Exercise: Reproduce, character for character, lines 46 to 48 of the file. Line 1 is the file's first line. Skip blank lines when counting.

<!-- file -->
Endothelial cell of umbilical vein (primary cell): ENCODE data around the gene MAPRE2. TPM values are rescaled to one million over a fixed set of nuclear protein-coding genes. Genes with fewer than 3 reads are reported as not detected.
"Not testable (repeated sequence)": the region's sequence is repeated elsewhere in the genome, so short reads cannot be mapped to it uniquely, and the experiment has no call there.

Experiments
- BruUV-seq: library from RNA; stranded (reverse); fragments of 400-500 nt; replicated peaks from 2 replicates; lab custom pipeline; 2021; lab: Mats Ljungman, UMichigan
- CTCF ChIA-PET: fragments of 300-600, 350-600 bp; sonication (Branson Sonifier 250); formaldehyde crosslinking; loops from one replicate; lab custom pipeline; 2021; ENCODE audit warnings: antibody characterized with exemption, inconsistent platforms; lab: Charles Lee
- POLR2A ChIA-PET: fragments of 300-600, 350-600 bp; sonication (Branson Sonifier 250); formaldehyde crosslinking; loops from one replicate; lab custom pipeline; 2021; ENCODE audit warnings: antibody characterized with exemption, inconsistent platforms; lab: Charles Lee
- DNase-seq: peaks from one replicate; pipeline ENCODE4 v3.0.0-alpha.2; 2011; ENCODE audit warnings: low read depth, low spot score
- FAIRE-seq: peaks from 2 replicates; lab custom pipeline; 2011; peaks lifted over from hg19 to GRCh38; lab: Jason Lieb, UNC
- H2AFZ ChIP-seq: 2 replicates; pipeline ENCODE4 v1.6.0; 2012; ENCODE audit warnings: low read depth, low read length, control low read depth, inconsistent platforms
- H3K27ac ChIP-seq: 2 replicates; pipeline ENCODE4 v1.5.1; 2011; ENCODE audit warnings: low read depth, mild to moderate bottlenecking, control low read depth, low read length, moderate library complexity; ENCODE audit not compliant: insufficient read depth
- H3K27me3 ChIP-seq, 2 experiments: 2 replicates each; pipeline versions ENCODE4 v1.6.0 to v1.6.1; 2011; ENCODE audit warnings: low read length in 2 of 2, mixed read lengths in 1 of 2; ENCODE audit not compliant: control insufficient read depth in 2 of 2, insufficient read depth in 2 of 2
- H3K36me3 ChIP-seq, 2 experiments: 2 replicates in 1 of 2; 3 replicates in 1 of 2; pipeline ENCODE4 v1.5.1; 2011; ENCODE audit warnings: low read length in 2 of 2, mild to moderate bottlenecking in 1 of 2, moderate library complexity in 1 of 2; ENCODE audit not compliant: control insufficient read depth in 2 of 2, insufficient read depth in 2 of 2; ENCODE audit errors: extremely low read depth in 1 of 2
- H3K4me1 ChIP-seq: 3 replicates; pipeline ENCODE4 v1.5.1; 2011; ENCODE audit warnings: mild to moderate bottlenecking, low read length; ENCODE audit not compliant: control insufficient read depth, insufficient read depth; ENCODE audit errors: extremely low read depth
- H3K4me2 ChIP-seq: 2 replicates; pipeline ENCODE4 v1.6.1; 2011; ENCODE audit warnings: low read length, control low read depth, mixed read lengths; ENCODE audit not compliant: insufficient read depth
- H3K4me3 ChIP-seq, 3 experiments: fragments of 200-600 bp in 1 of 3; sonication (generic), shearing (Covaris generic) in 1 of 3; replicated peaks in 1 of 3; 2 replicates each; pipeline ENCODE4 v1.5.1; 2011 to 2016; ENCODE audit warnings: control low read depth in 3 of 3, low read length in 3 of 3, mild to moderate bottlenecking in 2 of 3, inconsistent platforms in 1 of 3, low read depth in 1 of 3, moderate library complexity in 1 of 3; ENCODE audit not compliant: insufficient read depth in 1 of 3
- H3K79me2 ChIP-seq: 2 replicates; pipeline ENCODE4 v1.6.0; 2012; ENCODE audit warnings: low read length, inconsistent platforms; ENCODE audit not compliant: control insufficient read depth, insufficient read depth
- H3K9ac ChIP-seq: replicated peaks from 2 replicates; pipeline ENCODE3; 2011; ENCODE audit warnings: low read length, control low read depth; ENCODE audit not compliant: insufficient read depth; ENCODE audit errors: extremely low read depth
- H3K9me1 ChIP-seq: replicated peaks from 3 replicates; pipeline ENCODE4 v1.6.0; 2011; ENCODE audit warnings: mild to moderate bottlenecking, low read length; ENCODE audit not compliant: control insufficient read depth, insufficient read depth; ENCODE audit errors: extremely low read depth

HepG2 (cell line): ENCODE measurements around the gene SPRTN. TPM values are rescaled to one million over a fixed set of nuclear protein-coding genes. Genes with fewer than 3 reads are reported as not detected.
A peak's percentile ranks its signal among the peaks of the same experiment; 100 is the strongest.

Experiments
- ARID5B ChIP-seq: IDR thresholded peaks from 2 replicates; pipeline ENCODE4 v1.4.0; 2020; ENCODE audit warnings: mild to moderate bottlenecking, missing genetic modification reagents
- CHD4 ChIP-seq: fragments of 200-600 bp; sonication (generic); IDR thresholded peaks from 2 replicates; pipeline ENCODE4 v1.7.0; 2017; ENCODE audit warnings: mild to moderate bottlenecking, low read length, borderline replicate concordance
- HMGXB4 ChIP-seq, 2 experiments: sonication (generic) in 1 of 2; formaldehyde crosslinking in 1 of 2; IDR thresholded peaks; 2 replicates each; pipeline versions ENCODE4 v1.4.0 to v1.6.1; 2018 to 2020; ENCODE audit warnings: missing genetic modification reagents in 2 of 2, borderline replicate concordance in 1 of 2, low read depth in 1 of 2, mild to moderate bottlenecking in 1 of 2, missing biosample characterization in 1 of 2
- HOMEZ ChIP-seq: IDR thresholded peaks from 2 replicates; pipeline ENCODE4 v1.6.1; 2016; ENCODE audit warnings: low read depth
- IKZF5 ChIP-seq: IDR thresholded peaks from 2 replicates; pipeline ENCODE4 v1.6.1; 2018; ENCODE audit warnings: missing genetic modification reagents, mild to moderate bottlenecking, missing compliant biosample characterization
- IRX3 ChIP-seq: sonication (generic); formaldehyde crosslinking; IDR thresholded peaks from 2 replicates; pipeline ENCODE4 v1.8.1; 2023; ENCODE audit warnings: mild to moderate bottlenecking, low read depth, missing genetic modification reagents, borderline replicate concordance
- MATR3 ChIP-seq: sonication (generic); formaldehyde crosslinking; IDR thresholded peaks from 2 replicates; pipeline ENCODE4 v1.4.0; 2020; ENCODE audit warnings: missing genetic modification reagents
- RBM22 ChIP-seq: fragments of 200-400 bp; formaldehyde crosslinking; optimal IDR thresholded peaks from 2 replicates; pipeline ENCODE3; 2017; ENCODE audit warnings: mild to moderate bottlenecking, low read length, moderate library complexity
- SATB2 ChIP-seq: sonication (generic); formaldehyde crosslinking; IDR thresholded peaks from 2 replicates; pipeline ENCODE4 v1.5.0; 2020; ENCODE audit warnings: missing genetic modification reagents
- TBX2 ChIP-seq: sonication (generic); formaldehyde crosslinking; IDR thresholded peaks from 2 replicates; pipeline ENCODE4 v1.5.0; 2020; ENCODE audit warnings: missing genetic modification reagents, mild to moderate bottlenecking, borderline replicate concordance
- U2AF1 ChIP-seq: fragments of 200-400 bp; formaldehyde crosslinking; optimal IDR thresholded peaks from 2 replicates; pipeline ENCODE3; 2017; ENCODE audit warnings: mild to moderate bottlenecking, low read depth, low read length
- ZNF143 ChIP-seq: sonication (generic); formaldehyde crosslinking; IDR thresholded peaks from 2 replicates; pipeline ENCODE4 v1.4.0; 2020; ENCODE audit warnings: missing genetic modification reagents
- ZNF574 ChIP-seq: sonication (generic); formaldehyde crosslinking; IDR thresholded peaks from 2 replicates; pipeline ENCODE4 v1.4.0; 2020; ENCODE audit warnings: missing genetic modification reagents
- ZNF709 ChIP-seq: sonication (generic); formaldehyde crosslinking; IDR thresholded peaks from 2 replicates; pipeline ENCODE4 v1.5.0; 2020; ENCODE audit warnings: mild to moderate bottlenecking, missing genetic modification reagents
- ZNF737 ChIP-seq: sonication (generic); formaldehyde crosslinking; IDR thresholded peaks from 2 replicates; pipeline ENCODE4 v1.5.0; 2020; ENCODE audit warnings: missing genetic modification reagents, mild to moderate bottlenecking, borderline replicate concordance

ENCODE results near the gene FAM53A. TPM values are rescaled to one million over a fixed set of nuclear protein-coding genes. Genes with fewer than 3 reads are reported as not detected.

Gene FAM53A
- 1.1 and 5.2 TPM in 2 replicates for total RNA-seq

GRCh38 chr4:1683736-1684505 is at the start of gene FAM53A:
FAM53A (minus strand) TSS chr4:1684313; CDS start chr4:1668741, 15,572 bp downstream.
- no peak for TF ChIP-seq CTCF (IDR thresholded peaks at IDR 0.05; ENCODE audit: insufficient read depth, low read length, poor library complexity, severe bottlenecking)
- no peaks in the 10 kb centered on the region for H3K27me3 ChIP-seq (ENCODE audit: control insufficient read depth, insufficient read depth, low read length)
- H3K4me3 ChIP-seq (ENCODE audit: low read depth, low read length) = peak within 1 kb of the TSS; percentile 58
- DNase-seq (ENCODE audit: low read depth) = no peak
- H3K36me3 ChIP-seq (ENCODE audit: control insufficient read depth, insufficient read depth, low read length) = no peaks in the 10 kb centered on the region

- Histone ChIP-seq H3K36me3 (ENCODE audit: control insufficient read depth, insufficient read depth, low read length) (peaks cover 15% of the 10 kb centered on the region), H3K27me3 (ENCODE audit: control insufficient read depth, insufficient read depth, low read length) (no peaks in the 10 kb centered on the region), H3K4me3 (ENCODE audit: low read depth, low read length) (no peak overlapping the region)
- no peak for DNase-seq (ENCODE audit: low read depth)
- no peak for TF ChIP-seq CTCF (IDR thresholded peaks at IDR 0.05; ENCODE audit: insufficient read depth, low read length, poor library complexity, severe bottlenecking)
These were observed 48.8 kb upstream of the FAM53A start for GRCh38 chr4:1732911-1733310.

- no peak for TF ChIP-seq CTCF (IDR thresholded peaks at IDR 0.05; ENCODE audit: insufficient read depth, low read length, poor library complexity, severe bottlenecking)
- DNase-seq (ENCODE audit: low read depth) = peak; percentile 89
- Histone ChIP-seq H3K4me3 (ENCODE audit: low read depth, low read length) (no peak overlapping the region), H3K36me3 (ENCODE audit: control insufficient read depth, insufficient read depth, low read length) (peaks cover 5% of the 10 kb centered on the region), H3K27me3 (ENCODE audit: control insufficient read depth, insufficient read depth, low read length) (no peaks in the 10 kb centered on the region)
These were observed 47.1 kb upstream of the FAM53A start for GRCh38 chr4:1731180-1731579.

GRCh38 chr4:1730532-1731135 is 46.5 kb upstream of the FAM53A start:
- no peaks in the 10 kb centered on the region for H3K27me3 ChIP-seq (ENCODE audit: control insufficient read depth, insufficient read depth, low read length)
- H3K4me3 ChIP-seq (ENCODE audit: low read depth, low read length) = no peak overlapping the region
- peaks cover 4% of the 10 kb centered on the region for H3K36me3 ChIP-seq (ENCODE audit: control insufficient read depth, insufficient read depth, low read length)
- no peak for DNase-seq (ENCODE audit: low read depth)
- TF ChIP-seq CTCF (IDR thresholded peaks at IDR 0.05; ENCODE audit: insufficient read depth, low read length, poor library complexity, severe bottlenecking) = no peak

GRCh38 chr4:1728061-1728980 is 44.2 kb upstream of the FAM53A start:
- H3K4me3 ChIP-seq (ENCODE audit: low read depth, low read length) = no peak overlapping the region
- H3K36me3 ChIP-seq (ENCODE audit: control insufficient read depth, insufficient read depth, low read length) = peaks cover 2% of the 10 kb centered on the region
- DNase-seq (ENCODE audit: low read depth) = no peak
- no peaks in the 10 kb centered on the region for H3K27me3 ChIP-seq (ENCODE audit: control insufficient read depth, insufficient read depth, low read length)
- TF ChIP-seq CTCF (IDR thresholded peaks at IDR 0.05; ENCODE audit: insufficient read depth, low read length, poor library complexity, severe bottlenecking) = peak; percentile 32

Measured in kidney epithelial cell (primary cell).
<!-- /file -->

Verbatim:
- H3K36me3 ChIP-seq (ENCODE audit: control insufficient read depth, insufficient read depth, low read length) = no peaks in the 10 kb centered on the region

- Histone ChIP-seq H3K36me3 (ENCODE audit: control insufficient read depth, insufficient read depth, low read length) (peaks cover 15% of the 10 kb centered on the region), H3K27me3 (ENCODE audit: control insufficient read depth, insufficient read depth, low read length) (no peaks in the 10 kb centered on the region), H3K4me3 (ENCODE audit: low read depth, low read length) (no peak overlapping the region)
- no peak for DNase-seq (ENCODE audit: low read depth)